OzTREKK student gives us the inside scoop about the Melbourne physiotherapy program
Meet current Melbourne Physiotherapy School student, Eric Leckie. He began his studies in semester 1, 2016, and he has a ton of helpful tips for everyone getting ready to study the Doctor of Physiotherapy at Melbourne. What should you know before you start your program? Is there a learning curve? How intense is the program?
If you’d like the answers to the above questions—and a whole lot more—read on!
Why physio?My decision to study physiotherapy came from a couple of directions. I think that the main reason for me choosing physiotherapy came from my experiences with my dad. When I was in Grade 8 my dad was diagnosed with a pretty serious disease that caused him to deteriorate over three years and then spend an additional 80 days in the hospital to receive an organ transplant. As you can imagine, after spending 80 days in the hospital, his body deteriorated quickly.
After the transplant I was able to watch the physiotherapists work with my dad to help him get his strength back, restore his confidence, and basically teach him how to walk again. It was truly incredible! It was a long rehabilitation journey but they never gave up on my dad and that resulted in a very successful rehabilitation. Furthermore, the impact that these health professionals had on me can’t even be put into words.
All I knew from that point on was that I want to impact patients and patients’ families in the same way that the team of healthcare professionals impacted me and my family. I was truly inspired and I immediately started choosing my classes in high school to meet the prerequisites to apply to the Bachelor of Human Kinetics program at the University of Windsor, to start the process of studying to become a physiotherapist.
Choosing where to studyI chose the University of Melbourne for multiple reasons. Firstly, I did a lot of research into Australian physiotherapy schools and the University of Melbourne definitely had one of the best reputations for their Doctor of Physiotherapy degree compared to other universities in Australia. Not only is the university consistently ranked among the leading universities in the world (33rd), it is also ranked the #1 university in Australia.
Considering the fact that I’m studying here in Australia for three years, I wanted to make sure that I was moving to a cool city that has lots going on socially. After living here for the past eight months, it’s easy to see why Melbourne has won the “world’s most livable city award” six years in a row. There are plenty of events and festivals going on year round, the city is extremely easy to find your way around using public transport, and it’s very culturally diverse. This city has a huge professional sporting scene, thousands of amazing restaurants and bars, multiple beaches… the list goes on. Melbourne truly has something for everyone and aside from the unpredictable weather, I absolutely love living here!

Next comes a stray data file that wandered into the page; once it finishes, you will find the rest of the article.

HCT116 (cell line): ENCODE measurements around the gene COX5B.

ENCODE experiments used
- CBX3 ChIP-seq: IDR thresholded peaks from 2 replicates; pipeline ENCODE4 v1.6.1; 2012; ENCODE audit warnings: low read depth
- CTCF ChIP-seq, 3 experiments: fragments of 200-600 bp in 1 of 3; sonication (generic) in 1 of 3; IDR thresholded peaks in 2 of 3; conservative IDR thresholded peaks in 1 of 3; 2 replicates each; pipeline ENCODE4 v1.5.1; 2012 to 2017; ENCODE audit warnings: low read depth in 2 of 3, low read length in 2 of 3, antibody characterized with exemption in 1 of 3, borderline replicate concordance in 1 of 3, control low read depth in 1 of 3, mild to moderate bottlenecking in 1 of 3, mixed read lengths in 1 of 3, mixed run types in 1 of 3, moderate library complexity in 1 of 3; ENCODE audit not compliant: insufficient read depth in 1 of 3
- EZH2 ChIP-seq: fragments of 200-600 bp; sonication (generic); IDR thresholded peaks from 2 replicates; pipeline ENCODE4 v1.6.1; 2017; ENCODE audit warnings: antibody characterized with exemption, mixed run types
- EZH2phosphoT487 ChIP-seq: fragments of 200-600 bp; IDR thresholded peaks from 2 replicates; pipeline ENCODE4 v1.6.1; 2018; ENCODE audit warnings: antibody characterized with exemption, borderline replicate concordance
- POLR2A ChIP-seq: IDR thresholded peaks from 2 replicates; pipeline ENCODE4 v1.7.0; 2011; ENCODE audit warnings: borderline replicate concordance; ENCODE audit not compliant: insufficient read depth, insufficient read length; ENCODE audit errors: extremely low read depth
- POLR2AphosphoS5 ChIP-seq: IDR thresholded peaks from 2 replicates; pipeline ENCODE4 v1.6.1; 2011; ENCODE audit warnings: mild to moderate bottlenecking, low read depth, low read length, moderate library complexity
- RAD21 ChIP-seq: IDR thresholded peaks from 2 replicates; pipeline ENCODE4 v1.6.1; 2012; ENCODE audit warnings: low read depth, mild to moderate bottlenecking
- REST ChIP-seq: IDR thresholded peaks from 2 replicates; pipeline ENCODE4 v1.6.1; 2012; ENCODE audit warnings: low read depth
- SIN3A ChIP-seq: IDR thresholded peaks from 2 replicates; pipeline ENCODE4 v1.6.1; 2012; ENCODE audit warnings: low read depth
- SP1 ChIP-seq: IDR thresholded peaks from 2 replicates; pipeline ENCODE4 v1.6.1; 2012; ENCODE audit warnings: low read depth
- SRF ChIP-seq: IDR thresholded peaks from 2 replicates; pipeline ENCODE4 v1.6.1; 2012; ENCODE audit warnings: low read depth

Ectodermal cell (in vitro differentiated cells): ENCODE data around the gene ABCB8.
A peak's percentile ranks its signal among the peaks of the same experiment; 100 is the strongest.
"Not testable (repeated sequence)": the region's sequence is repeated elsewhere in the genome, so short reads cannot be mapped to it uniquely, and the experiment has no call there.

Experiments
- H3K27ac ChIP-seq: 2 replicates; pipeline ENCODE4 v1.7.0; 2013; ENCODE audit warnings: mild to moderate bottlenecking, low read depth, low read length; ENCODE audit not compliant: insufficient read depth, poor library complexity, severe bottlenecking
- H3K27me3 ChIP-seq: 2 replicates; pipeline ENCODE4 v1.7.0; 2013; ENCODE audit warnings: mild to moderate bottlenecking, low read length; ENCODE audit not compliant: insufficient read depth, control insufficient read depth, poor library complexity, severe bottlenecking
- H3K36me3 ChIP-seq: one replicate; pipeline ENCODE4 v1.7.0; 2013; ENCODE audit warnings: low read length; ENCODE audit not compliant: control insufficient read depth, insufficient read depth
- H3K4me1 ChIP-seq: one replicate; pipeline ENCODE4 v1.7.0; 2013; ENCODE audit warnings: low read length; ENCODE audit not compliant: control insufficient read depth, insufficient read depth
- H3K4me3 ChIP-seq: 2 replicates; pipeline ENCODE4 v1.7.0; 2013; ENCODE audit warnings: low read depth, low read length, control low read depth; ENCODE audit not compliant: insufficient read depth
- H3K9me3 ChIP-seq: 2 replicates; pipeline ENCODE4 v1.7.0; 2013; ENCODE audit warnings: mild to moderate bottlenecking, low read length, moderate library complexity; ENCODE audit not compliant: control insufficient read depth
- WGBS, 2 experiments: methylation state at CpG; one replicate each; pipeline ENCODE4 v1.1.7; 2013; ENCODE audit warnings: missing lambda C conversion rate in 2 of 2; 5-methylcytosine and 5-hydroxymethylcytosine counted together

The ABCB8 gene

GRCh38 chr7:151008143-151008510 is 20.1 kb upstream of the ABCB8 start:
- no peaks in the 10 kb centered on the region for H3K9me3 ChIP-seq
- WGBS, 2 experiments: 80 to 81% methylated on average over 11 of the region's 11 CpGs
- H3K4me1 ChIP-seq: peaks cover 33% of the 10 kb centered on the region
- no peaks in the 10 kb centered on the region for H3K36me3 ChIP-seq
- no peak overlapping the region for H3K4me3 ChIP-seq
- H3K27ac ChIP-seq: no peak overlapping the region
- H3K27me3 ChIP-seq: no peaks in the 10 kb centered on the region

A warm welcomeI am really enjoying my program. Since the start of classes this past year, the entire faculty has worked really hard to make sure that everyone feels welcome and at home. There is a good mix of international students in the physiotherapy cohort which is nice because we’re all in the same boat together. I can honestly say that every professor I have encountered in my first year of study here has made it their top priority to make sure that everyone is on the same page. This is important because I, along with other international students, found the teaching and marking styles here in Australia to be completely different compared to those in Canada which made for quite the learning curve in first semester. Furthermore, professors here at Melbourne Uni all have open-door policies and encourage you to go and see them for any issues you might have. They also understand that it’s a tough transition for international students who have just left home and moved across the world to study here in their country, and will offer plenty of tips and advice to ensure everyone has a smooth transition.
The learning curveComing into the Doctor of Physiotherapy, I knew it was going to be pretty full on, as expected of any post-grad degree. For myself, first semester was very much a learning curve and adjustment semester. It was tough because first semester is also very intense academically. In this program, professors waste no time in diving right into material. But like anything new that you’re faced with in life, you adapt and it eventually gets easier.
The classes are very challenging and the professors do expect a lot out of you. I find this to be a good thing though because you’re not in undergrad anymore. In the physiotherapy post-grad program, professors work you really hard because they want to produce the best physiotherapists possible, and for that I actually really appreciate all the work they make you do. You can expect full days of classes and then an extra of 1–2 hours of extra studying each night so that you don’t fall behind. Readings for each class are expected to be completed before each practical and each lecture for the following day.